disillusionment


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dis·il·lu·sion

 (dĭs′ĭ-lo͞o′zhən)
tr.v. dis·il·lu·sioned, dis·il·lu·sion·ing, dis·il·lu·sions
To free or deprive of illusion.
n.
1. The act of disenchanting.
2. The condition or fact of being disenchanted.

dis′il·lu′sion·ment n.
dis′il·lu′sive (-sĭv, -zĭv) adj.

Disillusionment

 

burst [someone’s] bubble To disabuse; to open someone’s eyes; to shatter someone’s illusions; also pop or break [someone’s] bubble and to prick or put a pin in [someone’s] balloon. This expression refers to the fragile nature of both soap bubbles and human illusions.

cut the ground from under See RUINATION.

everything tastes of porridge An expression used to inject a note of reality into our daydreams. The point is that no matter how grandiose our schemes or how successful our self-delusions, the taste of porridge or the reality of our domestic affairs will always be there to impinge on our fantasies. Porridge, formerly a staple in every household, is a most appropriate symbol of the practical, basic nature of home life.

pull the rug out from under See RUINATION.

ThesaurusAntonymsRelated WordsSynonymsLegend:
Noun1.disillusionment - freeing from false belief or illusions
edification, sophistication - uplifting enlightenment

disillusionment

noun disenchantment, disappointment, disillusion, enlightenment, rude awakening, lost innocence There is a general sense of disillusionment with the government.
Translations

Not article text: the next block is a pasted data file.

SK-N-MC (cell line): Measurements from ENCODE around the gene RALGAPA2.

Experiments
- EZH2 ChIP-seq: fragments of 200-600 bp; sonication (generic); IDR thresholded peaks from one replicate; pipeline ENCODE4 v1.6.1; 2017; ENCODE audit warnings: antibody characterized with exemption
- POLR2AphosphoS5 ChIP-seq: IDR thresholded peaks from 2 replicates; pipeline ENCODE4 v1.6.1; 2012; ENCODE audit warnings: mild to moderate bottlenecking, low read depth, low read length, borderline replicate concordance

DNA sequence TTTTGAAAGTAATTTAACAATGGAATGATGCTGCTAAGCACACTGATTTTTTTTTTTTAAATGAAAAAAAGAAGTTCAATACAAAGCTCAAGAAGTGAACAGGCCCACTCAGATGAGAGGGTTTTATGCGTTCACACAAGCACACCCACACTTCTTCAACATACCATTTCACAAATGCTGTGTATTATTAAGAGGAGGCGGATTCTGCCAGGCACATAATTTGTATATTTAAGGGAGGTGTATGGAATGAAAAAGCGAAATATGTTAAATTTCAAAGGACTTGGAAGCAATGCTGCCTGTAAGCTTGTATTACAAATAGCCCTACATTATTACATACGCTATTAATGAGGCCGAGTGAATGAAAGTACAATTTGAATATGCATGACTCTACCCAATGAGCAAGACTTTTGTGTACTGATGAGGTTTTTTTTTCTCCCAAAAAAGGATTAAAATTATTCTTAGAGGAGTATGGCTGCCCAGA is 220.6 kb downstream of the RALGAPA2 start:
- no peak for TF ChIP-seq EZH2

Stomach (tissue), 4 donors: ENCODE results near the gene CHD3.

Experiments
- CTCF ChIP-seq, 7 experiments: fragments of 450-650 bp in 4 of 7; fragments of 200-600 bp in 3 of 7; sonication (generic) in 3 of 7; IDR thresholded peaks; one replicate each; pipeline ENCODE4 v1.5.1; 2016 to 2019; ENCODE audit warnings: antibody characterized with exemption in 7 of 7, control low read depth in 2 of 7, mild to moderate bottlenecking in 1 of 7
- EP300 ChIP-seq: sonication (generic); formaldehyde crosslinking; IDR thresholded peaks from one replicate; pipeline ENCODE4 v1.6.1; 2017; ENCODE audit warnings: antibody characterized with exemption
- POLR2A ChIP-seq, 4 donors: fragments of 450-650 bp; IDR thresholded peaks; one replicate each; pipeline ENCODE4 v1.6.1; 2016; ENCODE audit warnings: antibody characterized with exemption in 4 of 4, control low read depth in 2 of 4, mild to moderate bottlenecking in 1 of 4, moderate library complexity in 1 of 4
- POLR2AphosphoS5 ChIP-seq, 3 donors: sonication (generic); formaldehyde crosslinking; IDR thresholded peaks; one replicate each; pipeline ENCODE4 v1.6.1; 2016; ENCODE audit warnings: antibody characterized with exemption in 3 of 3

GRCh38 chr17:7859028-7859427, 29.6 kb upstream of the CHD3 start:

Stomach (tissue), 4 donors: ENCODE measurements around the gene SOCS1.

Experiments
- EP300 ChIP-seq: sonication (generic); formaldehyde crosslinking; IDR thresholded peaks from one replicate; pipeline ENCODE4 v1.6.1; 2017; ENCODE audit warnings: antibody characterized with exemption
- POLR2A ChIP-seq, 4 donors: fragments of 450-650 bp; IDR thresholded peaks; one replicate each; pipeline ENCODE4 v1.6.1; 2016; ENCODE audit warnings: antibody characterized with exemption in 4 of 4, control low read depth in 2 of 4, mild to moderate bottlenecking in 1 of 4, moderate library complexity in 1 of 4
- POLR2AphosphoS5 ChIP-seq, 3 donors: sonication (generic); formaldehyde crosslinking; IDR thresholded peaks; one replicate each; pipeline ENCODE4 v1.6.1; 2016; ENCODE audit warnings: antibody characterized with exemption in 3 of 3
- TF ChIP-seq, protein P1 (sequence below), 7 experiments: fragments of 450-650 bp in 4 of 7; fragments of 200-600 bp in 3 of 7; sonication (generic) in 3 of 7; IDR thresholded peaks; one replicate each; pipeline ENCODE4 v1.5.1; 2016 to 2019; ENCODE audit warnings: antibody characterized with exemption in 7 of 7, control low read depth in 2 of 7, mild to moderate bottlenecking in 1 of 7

تَحَرُّر من الأوْهام
deziluzerozčarování
desillusioneringskuffelse
kiábrándultság
vonsvik, svipting tálvona
rozčarovanie
düş/hayal kırıklığı

disillusionment

[ˌdɪsɪˈluːʒənmənt] Ndesilusión f; (more intense) → desencanto m

disillusionment

[ˌdɪsɪˈluːʒənmənt] ndésillusion f
disillusionment with sth/sb → désillusion envers qch/qn

disillusionment

disillusionment

[ˌdɪsɪˈluːʒnmənt] ndisillusione f, disinganno

disillusion

(disiˈluːʒən) verb
to destroy the false but pleasant beliefs (held by a person). I hate to disillusion you, but your boss isn't the perfect person you think she is.
disilˈlusionment noun
References in classic literature ?
Since the time of his disillusionment, Jurgis had sworn to trust no man, except in his own family; but here he discovered that he had brothers in affliction, and allies.
And early in the twentieth century came the great disillusionment.
And he proceeded to tell the story of his disillusionment.
Or if not," she continued, pursuing her own thought with a painful application, "if it's not worth while to have given up, to have missed things, so that others may be saved from disillusionment and misery--then everything I came home for, everything that made my other life seem by contrast so bare and so poor because no one there took account of them--all these things are a sham or a dream--"
Such a fearful disillusionment, such a blasting of life-long hopes and aspirations, such an uprooting of age-old tradition might have excused a vastly greater demonstration on the part of the Thark.
The strange thing is that each one who has gone through that bitter disillusionment adds to it in his turn, unconsciously, by the power within him which is stronger than himself.
The next day there was added to his growing disillusionment a third ugly impression, trivial indeed to describe, a mere necessary everyday incident of a state of war, but very distressing to his urbanised imagination.
Prince Andrew looked at the laughing Speranski with astonishment, regret, and disillusionment.
He sat himself down, in spite of the chilly fog which obscured the farther bank and left its lights suspended upon a blank surface, upon one of the riverside seats, and let the tide of disillusionment sweep through him.
His disillusionment with Mary, whom he had thought of angelic purity, and his sense of injury, were so strong that they brought him to despair, and the despair led him--to what?
In such cases they have succeeded only by going through a process of savage disillusionment.
Then came his disillusionment, and this disillusionment he described in terms that did not flatter his audience.